Thursday, July 14, 2011
Long ago, I was part of the varsity tennis team in high school, which granted us privilege to skip school, visit other countries (the most exotic was the Phillippines), and spend a week playing tennis games. Being part of any varsity sport was exciting and special, it was like being given liquid gold.
The team had five girls and every year, we got along splendidly. During the day, we eyed handsome boys from other schools and we cursed under our breaths at the opposing players. At night, we were paired with a fellow team member and stayed with “host families” who became our temporarily care takers.
I was barely a foodie back then, my knowledge of cooking consisted of instant noodles (oh, the shame) and scrambled eggs, I ate whatever my mom planned or whatever tasted familiar. My favorite breakfast was peanut butter on toast with sliced bananas. The Japanese family I was stayed with have never seen this combination of ingredients, but they were kind and smiled politely, ensuring that I was well fed.
When I returned to the guest bedroom to prepare my bag for the day, I found my roommate dressed in our red and blue tennis uniform, sitting on the edge of her bed eating. She unfurled squares of chocolate and wrapped them with white bread, munching quietly with the blinds still closed. They weren't just any chocolate, but the Côte d'Or Mignonnettes, glossy tablets with an elephant mold in the centre.
I was assigned to stay with her again for another tournament, this time we were in Beijing and the host family was German (the father moved to China for work and brought along his wife and children). Our breakfast spread could rival the royal family. Jams, butter, cream cheese, three types of bread, yogurt, milk, juices, a generous selection of tea crowded the table, and then there was the box of chocolate sprinkles. After spreading her toast with butter, my roommate held the white box high above her plate and designed an even layer of decorative chocolate on her bread. Did I mention she was European?
It shocked me that chocolate and bread could constitute a healthy breakfast, let alone a meal that was supposed to provide energy for hour-long matches. Still, she gracefully won her games, helping us win the trophy that year, her breakfast didn't have anything to do with her tennis skills, she was just a great player.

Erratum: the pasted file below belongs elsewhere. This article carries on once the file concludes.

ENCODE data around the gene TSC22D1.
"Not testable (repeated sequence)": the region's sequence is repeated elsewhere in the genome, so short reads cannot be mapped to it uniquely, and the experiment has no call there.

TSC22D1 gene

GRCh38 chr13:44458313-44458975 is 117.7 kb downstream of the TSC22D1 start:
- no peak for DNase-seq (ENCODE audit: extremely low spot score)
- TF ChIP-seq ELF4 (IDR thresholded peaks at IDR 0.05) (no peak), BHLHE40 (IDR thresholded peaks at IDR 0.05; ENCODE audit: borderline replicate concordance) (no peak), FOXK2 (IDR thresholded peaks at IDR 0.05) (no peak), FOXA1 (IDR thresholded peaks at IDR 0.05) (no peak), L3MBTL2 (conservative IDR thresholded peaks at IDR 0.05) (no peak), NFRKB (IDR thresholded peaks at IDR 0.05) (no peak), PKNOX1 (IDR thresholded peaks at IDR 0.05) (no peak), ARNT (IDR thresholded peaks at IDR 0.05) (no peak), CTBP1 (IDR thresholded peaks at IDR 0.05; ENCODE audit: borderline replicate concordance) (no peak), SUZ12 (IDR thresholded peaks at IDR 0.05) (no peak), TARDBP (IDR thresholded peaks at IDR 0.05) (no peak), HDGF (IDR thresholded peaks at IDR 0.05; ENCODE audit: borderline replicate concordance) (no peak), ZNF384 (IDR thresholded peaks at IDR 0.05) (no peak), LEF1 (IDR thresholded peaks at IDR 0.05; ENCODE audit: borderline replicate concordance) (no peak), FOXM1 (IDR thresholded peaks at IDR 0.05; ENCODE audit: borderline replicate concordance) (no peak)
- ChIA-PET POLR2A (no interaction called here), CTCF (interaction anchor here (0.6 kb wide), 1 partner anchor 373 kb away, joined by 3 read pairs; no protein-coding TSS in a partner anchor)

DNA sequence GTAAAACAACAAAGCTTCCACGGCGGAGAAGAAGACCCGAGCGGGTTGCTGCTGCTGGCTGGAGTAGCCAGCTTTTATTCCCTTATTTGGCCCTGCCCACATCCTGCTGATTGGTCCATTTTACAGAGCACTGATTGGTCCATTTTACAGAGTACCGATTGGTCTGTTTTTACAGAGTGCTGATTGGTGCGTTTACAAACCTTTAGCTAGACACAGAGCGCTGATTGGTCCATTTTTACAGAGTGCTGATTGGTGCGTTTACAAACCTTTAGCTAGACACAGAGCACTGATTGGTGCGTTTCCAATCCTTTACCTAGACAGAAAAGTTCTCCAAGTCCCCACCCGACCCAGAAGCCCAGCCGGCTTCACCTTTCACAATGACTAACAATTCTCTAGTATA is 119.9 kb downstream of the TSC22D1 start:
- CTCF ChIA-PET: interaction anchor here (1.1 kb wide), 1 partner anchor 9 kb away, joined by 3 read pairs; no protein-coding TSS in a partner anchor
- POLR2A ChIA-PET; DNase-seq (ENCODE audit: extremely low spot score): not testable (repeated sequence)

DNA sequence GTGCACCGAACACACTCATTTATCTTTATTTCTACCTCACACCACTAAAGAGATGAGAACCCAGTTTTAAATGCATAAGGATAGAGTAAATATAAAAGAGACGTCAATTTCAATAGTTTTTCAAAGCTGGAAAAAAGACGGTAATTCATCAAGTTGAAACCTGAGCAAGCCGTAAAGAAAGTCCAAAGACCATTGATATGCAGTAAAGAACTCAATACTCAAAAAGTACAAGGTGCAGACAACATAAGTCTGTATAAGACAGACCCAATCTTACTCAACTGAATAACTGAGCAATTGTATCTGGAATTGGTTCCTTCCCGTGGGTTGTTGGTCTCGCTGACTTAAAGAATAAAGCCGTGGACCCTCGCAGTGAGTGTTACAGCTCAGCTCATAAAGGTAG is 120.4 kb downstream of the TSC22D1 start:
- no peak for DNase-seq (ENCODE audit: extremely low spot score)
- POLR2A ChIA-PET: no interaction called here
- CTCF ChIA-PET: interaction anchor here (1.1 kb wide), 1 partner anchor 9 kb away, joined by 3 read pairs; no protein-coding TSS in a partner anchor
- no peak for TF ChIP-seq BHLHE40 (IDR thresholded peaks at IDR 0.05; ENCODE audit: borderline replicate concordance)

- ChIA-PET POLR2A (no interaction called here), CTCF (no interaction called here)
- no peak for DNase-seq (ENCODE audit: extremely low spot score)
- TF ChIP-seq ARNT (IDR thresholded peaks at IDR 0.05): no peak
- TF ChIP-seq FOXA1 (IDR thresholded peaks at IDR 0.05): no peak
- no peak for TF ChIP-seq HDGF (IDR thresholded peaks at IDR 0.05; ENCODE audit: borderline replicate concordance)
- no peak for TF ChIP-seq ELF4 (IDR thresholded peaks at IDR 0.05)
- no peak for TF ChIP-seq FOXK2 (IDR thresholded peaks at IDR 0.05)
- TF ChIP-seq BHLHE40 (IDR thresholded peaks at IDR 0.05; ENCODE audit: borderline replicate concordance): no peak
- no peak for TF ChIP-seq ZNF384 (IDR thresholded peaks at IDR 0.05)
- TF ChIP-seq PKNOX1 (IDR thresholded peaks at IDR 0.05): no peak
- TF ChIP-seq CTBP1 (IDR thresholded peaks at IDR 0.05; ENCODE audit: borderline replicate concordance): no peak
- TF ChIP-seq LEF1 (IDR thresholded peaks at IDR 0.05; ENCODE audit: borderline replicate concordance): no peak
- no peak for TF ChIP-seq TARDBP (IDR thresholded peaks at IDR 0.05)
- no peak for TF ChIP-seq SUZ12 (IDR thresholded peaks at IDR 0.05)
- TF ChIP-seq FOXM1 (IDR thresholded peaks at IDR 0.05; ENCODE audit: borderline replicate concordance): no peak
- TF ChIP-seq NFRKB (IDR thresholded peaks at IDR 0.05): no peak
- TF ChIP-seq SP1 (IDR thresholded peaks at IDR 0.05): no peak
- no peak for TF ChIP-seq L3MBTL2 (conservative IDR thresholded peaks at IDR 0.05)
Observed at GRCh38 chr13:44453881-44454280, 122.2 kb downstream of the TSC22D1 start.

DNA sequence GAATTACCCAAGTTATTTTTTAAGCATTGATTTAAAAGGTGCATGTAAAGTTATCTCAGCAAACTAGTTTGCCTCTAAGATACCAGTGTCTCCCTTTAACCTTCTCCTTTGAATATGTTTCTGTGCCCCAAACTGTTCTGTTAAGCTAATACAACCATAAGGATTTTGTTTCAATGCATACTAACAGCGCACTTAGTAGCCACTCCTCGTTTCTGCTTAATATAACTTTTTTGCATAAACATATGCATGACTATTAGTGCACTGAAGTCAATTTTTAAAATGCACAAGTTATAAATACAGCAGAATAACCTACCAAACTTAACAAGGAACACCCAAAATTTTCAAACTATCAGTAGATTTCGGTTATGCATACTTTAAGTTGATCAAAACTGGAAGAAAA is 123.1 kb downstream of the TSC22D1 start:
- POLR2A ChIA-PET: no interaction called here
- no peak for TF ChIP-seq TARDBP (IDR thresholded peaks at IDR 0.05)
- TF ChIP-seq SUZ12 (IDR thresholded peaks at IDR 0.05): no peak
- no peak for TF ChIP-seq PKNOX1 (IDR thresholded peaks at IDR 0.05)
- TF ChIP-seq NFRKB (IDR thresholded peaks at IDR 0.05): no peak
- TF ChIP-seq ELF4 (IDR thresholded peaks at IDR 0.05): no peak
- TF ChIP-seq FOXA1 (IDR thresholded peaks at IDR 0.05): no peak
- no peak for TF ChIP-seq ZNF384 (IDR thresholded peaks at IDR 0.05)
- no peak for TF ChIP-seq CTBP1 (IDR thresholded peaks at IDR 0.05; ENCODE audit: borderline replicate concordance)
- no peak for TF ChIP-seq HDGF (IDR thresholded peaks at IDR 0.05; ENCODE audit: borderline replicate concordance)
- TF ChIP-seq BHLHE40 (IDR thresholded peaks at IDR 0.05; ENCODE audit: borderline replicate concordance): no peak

Chocolate and bread have long been recognized as a couple, from nutella to pain au chocolat, it's ubiquitous in Europe and I think it's just starting to gain more popularity on this side of the Atlantic. I think we should start a trend.
This recipe is from Matt Bittman, adapted from Ferrian Adria of El Bulli who serves this as dessert to his staff as part of the staff meals. It's as easy as pie: grate dark chocolate on warm bread, drizzle with olive oil and add a dash of sea salt. What you get is a spruced up version of nutella on bread. The chocolate melts into the little pores of the bread, the oil brings out the flavor of the roasted cocoa beans and then you catch a faint breeze of its floral notes and finally, the salt gives it that final touch, binding salty and sweet. I made this twice this weekend, I'm thinking of making it tomorrow, and again and again.
I can't guarantee this will win you any awards, but if you make this for your special someone, it might just score you something big.
If you're still hungry, you can read my featured blog entry for My Food Geek about some very sweet scones.
Bread with Chocolate and Olive Oil
From Matt Bittman of the New York Times
I used Valhrona Grand Cru Guanaja 70% with Cocoa Nibs, which is my last souvenir bar (sniffle) from Paris and it worked great. Any dark chocolate with at least 60% cocoa will do.
Makes 6 servings (or 3 if you're hungry)
6 thick slices country-style bread (about 10 ounces total)
6 ounces bittersweet chocolate, coarsely grated. (A Microplane is not essential, but it helps.)
1/4 cup olive oil
1/2 teaspoon sea salt.
1. Heat the oven to 325°F. Put the bread on a baking sheet and bake until golden brown on both sides, 5 to 7 minutes total. Spoon the chocolate over the toast in a thin, even layer. Drizzle the toast with the oil and sprinkle with the salt. Serve. Recipe here!